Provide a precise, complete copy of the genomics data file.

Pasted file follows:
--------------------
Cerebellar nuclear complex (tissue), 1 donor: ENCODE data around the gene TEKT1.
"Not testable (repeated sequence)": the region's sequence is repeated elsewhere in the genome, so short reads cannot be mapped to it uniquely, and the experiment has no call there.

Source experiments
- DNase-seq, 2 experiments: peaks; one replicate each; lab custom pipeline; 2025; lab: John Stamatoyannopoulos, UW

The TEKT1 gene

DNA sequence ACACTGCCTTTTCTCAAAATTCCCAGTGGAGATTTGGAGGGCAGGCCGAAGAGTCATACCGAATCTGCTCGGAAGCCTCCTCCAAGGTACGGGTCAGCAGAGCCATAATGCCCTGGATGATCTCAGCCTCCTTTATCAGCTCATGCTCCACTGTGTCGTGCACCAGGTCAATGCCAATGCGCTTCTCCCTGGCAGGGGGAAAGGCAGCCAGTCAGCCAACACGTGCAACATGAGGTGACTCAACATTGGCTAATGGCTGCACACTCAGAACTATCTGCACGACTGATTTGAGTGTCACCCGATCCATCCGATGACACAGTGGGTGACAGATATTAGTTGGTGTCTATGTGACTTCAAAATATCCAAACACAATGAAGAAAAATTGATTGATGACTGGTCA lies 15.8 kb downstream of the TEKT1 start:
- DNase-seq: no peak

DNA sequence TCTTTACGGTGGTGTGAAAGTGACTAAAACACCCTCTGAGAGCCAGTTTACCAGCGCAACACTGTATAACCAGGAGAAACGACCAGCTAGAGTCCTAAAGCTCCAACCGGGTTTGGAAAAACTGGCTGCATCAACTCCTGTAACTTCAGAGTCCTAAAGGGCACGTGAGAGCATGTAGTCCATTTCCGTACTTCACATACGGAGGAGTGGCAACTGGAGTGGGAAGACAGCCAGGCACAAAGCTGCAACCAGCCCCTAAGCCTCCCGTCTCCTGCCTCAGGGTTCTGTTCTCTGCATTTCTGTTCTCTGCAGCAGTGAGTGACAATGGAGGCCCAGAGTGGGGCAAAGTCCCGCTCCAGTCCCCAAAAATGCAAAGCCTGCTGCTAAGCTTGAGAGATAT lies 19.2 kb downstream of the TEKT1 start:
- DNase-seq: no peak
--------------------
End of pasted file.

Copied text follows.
Cerebellar nuclear complex (tissue), 1 donor: ENCODE data around the gene TEKT1.
"Not testable (repeated sequence)": the region's sequence is repeated elsewhere in the genome, so short reads cannot be mapped to it uniquely, and the experiment has no call there.

Source experiments
- DNase-seq, 2 experiments: peaks; one replicate each; lab custom pipeline; 2025; lab: John Stamatoyannopoulos, UW

The TEKT1 gene

DNA sequence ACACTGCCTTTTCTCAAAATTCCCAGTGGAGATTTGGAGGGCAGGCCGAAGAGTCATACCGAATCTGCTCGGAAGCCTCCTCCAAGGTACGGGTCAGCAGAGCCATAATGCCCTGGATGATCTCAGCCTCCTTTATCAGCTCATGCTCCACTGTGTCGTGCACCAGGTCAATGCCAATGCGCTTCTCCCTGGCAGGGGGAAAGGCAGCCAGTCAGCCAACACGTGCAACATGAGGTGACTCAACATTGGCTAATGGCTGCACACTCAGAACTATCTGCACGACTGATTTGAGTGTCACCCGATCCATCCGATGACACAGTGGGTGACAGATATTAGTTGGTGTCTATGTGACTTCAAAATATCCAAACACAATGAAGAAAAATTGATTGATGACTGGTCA lies 15.8 kb downstream of the TEKT1 start:
- DNase-seq: no peak

DNA sequence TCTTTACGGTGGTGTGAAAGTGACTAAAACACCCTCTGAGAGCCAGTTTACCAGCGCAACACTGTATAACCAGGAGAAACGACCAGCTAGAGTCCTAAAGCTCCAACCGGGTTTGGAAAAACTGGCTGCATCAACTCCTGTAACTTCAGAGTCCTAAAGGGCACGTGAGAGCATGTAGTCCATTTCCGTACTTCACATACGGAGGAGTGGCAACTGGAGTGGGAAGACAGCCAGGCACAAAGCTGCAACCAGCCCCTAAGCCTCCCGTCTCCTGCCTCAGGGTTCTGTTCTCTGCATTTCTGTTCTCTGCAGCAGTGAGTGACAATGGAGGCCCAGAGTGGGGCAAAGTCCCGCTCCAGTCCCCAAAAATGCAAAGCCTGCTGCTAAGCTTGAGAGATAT lies 19.2 kb downstream of the TEKT1 start:
- DNase-seq: no peak